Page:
For this week’s edition of Flashback Friday, we take a look at The Choir’s 1993 independent release, Kissers and Killers.
This E.P. was the precursor to Speckled Bird, which contains these songs and more. The story goes that the band had hopes for crossing over, and released this as a demo for secular labels, only to find that the Christian label R.E.X. was willing to take them on at the time. Hence, the original songs were remixed and reworked; five songs were added, “Let the Sky Fall” was omitted, and the 12-track masterful “Speckled Bird” was released the following year.
But, being that the 25th-anniversary edition of this particular project has recently been released along with an acoustic re-do of the entire E.P., which caught my eye, it seemed worth revisiting. Not to mention, it’s a good time to pay homage to the band’s recently departed bassist Tim Chandler, who left this earth for his home in Heaven on Oct. 8.
Like their previous Circle Slide, and typical for The Choir, this alternative E.P. is full of beautifully haunting melodies and Derri’s soft, sweet vocals mixed with his warbly, thick, gooey, and sometimes non-musical guitar effects. The band as a whole comes together rather nicely on this recording. Tim’s bass is sometimes thumping and at other times grooving, Dan returned with his unique lyricon (which had become a crowd-pleasing staple for the band) and moody saxophone, plus Steve once again impresses with his skillful drumming.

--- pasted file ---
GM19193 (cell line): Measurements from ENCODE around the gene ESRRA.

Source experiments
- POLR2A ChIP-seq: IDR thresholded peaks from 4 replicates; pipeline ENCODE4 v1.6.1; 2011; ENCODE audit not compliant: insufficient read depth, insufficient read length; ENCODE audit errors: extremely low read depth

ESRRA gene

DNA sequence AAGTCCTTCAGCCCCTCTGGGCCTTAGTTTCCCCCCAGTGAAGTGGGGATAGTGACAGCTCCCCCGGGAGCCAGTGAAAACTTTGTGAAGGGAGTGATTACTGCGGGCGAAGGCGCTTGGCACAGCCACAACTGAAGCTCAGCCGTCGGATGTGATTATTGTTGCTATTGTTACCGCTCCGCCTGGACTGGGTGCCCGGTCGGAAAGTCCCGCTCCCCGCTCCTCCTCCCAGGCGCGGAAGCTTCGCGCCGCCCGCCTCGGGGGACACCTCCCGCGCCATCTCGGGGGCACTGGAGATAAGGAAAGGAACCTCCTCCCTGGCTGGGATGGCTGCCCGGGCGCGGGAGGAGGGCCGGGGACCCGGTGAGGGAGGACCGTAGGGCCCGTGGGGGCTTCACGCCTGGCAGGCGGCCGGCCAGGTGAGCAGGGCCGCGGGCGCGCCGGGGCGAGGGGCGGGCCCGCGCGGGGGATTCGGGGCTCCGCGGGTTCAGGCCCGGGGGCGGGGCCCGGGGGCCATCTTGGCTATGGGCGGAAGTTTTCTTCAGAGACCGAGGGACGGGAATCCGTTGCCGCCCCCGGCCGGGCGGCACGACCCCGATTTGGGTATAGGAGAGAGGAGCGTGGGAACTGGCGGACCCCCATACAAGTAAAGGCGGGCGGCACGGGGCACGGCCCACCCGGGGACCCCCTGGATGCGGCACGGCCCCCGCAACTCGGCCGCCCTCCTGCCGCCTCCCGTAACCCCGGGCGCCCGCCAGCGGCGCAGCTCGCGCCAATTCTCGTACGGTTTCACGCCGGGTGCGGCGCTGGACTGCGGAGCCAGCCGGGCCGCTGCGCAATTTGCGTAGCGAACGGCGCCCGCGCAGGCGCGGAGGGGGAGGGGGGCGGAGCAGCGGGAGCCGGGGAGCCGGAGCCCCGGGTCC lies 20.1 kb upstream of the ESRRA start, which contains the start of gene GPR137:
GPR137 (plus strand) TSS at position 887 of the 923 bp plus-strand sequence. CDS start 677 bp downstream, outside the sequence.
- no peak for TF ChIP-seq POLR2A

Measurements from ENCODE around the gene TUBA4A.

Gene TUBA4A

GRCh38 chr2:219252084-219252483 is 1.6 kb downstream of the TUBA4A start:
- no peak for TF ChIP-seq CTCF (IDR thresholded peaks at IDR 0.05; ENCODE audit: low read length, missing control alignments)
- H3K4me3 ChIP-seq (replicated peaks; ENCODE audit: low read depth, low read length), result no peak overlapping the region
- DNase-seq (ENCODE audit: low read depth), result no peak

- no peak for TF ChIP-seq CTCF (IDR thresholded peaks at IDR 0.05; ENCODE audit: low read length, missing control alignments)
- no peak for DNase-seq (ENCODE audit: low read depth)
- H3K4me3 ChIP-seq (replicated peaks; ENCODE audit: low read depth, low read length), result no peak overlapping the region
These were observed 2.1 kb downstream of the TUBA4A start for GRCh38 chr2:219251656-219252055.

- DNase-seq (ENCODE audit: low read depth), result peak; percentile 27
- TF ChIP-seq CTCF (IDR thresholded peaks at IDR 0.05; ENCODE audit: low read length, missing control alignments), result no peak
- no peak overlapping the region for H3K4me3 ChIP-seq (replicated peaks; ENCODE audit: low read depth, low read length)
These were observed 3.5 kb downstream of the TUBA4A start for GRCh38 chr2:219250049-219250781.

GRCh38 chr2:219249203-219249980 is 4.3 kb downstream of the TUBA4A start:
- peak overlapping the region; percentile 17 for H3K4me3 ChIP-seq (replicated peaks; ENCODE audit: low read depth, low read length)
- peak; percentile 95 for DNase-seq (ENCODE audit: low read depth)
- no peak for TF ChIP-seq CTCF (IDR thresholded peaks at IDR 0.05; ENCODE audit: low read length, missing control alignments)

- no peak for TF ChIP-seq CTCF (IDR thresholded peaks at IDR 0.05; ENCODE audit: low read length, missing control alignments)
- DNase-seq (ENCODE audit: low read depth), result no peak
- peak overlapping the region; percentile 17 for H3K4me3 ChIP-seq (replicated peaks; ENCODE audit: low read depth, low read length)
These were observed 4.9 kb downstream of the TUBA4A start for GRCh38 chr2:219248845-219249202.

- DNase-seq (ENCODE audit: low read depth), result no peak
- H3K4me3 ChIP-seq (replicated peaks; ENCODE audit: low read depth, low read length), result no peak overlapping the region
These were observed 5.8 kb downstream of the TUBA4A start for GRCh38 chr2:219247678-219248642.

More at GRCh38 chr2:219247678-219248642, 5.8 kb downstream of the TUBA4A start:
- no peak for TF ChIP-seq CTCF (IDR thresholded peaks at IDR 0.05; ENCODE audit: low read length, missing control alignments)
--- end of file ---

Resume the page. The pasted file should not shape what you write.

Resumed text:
Lyrically, the words seem to drip off Derri’s tongue like his swirly guitar effects put into tangible language. That being the case, and rather typical for The Choir, the point to their songs can sometimes be a bit oblique. Regardless, Derri sings with such conviction, that even if you don’t quite understand where he’s coming from or where he’s going to, you can still feel and appreciate the creative imagery and honest passion that arises from his soul. After all, these are, once again, a collection of songs about life and love.
Although the full-length Speckled Bird took the place of this recording, Kissers and Killers stands well on its own, feeling like a full-length album and not the least bit like an independent E.P.